The last six months of her life before she passed away last week were spent in misery thanks to the new opioid-prescribing policies being forced in Canada. Catherine, as she was known on the Roy Green Show, died last week. She was a frequent guest on Green's show talking about how the new Canadian opioid-prescribing guidelines have impacted her. I've been writing about this here for quite some time.
Catherine first became ill in 2010 with a blood disorder that resulted in her body retaining iron. It caused her terrible constant pain and effected her liver, her stomach lining and her heart. Her family doctor treated her pain with a combination of long term opioids supplemented with short-acting opiods for breakthrough pain. She described to Roy that her pain level was kept to a three or four out of 10, and she was able to maintain a reasonable quality of life and to work.
When the 2017 guidelines for opioid use in non-cancer pain were introduced, her doctor was ordered by his regulatory agency to reduce her medications by 50 to 60 per cent and her pain level shot up to a seven or nine. She was no longer able to work or to function. She had been on a wait list for a pain clinic for two years and was told it would be another year before she could see someone. Before her unfortunate death, she was struggling greatly with pain which her doctor was prevented from ameliorating as he had done in the past.
The guidelines do not tell doctors to force patients off opioids, but that is what is happening. Jason Busse, the chair of the guideline committee who is an associate professor of anaesthesia (a chiropractor not an MD) and researcher at McMaster University, assured Green that the guidelines do not mandate that and he said that it was dangerous to do so. However, he did admit that doctors are under pressure to reduce opioid use amongst their patients.
His colleague on the guidelines committee, Dr. David Juurlink from the University of Toronto, agreed that we will not fix the addiction problem in Canada by cutting people off opioids — instead, he insisted cutting them off will make things worse for them.
So, why are we doing exactly that?
Our response to overdose deaths is to target pain patients and their doctors, when most know that this is not the source of the problem.
The main reason seems to be the false belief that doctors prescribing opioids to patients are the cause of the large increase in addictions and overdose deaths. As I've pointed out before, this is not the case. In his interview linked above, Dr. Busse estimates that maybe five per cent of people prescribed opioids become addicted, while Dr. Juurlink thinks it is maybe 10 per cent. I've argued that it is much lower than that. Dr. Busse suggested that only about five per cent of prescribed opioids are diverted to illegal use.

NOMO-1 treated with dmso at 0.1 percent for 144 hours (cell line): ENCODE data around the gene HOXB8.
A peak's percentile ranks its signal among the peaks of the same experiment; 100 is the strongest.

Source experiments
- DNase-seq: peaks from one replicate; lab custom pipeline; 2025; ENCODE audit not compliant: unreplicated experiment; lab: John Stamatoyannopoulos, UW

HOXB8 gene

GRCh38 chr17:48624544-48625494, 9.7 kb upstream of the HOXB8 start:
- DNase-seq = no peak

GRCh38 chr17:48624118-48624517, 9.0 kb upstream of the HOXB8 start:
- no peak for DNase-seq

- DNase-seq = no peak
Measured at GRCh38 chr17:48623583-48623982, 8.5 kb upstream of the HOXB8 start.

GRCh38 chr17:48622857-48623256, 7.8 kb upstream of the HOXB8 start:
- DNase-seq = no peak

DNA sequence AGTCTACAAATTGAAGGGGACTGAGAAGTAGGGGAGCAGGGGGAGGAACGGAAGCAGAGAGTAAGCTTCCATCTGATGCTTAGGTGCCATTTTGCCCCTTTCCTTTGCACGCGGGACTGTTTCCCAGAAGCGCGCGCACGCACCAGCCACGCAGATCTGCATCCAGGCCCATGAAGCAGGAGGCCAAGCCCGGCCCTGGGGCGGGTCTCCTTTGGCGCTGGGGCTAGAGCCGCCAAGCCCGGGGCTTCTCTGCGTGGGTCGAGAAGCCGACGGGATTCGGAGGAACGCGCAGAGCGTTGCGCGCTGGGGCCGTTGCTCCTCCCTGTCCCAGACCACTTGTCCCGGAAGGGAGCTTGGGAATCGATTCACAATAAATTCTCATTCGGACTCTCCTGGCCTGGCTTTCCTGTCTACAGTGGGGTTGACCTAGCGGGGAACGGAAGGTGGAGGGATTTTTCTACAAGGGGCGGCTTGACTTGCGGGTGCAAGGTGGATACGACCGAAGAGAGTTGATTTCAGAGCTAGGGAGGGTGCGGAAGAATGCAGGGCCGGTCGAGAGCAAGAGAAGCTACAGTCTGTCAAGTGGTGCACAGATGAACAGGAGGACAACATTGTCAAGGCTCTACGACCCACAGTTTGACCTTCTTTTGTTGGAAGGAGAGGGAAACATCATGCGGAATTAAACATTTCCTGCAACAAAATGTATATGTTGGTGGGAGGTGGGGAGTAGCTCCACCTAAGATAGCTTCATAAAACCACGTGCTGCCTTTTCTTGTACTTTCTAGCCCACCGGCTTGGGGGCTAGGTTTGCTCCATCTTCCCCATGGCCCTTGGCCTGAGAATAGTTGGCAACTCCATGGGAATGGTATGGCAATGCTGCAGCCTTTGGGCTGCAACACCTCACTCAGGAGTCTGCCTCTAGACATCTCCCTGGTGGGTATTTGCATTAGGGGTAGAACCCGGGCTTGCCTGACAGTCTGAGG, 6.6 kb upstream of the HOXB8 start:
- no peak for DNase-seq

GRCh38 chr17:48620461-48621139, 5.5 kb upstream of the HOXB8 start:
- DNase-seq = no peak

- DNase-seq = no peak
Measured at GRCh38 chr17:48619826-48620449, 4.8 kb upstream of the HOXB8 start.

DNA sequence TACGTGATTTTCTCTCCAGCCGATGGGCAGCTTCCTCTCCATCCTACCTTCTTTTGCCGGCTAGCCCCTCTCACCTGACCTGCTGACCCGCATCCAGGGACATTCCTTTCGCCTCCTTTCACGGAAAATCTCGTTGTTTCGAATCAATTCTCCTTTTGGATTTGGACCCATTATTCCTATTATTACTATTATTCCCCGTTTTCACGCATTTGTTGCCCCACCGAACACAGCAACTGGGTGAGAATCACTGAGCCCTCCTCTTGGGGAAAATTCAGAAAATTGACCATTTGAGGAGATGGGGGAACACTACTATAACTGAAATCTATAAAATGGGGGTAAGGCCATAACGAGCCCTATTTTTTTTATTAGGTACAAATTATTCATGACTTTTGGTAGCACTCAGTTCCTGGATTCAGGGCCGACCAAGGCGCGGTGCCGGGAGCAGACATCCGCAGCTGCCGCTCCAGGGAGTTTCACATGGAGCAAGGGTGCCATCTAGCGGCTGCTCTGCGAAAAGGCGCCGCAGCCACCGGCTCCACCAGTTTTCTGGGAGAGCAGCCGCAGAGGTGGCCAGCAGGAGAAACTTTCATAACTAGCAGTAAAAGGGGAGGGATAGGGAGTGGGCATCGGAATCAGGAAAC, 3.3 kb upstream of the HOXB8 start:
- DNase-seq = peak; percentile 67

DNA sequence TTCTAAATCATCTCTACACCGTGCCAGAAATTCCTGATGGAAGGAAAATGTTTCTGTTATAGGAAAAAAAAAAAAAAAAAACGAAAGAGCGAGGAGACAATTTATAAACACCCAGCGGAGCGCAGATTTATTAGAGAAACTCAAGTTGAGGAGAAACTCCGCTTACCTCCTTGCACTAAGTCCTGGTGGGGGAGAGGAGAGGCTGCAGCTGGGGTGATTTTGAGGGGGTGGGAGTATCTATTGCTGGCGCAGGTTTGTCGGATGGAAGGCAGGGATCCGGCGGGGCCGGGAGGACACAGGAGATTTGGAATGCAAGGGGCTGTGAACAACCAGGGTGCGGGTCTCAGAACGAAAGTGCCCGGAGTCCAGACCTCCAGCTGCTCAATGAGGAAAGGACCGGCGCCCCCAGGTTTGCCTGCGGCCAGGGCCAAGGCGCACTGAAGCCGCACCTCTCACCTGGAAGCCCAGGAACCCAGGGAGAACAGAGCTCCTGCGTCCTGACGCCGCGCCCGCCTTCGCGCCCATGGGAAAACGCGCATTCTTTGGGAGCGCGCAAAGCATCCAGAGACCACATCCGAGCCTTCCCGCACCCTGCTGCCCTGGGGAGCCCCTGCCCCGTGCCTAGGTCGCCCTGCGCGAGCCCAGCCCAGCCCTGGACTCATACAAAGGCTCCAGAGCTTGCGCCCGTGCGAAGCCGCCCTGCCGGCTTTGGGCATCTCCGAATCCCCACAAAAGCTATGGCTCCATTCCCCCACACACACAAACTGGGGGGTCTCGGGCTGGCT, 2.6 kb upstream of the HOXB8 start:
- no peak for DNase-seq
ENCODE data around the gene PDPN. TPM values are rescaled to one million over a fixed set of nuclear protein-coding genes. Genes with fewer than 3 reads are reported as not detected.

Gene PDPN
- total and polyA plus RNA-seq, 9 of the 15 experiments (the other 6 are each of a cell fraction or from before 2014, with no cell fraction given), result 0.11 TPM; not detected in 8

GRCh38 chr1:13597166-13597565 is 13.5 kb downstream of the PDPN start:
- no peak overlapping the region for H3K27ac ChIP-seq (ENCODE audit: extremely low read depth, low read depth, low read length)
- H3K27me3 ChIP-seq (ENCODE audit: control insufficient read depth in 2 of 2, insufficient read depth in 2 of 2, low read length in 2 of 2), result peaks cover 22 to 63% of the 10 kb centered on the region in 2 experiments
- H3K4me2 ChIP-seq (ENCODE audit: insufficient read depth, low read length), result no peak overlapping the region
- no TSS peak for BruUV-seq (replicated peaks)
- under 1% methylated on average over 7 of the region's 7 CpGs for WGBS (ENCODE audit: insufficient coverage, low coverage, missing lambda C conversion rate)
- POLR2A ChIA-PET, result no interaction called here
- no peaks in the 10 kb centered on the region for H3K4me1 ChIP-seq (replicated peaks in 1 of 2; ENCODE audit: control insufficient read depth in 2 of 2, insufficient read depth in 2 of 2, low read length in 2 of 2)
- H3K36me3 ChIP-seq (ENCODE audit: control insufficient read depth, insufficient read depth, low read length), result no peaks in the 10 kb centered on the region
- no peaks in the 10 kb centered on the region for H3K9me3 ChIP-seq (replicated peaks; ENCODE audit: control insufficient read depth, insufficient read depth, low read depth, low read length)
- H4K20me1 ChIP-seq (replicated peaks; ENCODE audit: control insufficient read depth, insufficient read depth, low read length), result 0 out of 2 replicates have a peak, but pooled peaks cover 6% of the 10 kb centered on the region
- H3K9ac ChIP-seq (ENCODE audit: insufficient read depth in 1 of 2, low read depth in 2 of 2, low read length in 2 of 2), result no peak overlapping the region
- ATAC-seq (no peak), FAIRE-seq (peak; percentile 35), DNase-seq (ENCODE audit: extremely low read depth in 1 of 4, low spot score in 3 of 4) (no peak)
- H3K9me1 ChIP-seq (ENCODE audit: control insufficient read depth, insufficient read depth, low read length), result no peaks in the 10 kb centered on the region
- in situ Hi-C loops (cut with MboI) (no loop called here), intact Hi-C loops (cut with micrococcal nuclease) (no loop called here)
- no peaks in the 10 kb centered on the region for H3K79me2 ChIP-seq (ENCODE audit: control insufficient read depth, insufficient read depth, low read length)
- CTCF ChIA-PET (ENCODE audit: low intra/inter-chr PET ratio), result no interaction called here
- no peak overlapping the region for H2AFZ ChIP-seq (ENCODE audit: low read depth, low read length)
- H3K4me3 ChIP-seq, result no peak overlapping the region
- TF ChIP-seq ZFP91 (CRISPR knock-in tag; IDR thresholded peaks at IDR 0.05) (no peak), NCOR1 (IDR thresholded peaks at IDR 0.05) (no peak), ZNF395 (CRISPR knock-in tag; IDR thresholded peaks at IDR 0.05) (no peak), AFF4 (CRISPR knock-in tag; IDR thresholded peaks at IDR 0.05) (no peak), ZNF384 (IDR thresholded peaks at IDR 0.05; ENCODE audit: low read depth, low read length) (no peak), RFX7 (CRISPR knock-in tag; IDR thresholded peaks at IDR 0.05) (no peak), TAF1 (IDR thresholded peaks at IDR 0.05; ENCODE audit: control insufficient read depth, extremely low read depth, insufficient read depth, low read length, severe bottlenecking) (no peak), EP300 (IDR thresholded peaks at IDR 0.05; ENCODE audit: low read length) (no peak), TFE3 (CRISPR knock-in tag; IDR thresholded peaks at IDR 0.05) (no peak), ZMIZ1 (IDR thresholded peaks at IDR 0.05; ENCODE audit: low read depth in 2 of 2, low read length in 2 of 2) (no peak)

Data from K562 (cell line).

A recent report shows that Hamilton has one of the highest death rates for opioids in Ontario, but one of the lowest prescription rates for opioids. The deaths are caused by illicit drugs. And Dr. Busse told Roy Green that experts have no idea how many of these deaths resulted from drugs prescribed to people, those that are diverted from legitimate prescriptions or drugs from illicit sources.
Dr. Thomas Kline recently wrote that the idea that prescription drugs cause addiction is nothing but a myth and that opioids are the only drugs that ease pain. Journalist Nick Bilton — who wrote American Kingpin about the founder of the Silk Road, a drug-selling website on the deep dark web — points out much of the deaths are attributable to purchases on the web. The chart on page 315 showing the enormous increase in deaths from synthetic drugs correlates with the revenues from that website. Both took off at about the same time. Bilton noted that 20 per cent of respondents who were asked where they got their drugs claimed they got them off the internet in the first year that website started up. It is likely much higher now.
Our response to overdose deaths is to target pain patients and their doctors, when most know that this is not the source of the problem. People have pain, we have the resources to deal reasonably well with that pain and it is inhumane to do what is being done. For politicians, it is a seemingly simple (but wrong) solution to demonstrate that they are doing something.
There may, however, be another reason amongst some doctors which was explained by Dr. Juurlink and it comes down to a bias against opioids, for whatever reason. Juurlink explained to Green that there are a lot of people on opioids who think they are doing well but really aren't. "They are being harmed in ways that they do not appreciate," he said.
When my doctor gives me medicine, I know if it works. If it has side-effects, I assume they are known. For the pain patient, opioids take most or all of the pain away and you have no or few ill effects. But Juurlink thinks that is because you do not know what is really happening to you. I suspect that he is talking about a condition called opioid-induced hyperalgesia. For some people, taking high doses sensitizes you and you get more pain rather than less. Fine — maybe for some, but if you are taking the meds and your pain keeps getting worse, then you go to the doctor and tell him/her. It could be hyperalgesia or it could be tolerance requiring a higher dose. Regardless, the entire concept is highly controversial and some question the validity of the studies
In my opinion, Dr. Juurlink's comments reflect a considerable arrogance — "You may not know it is not good for you, but I'm a doctor and I know better." This attitude has no place in modern medicine. What we are seeing, again in my opinion, is a horrible experiment playing with people's lives. Maybe overdose deaths will decline if we attack legitimate pain patients. Let's see.
People are suffering with this opioid experiment and dying without any dignity. It is time to end it.
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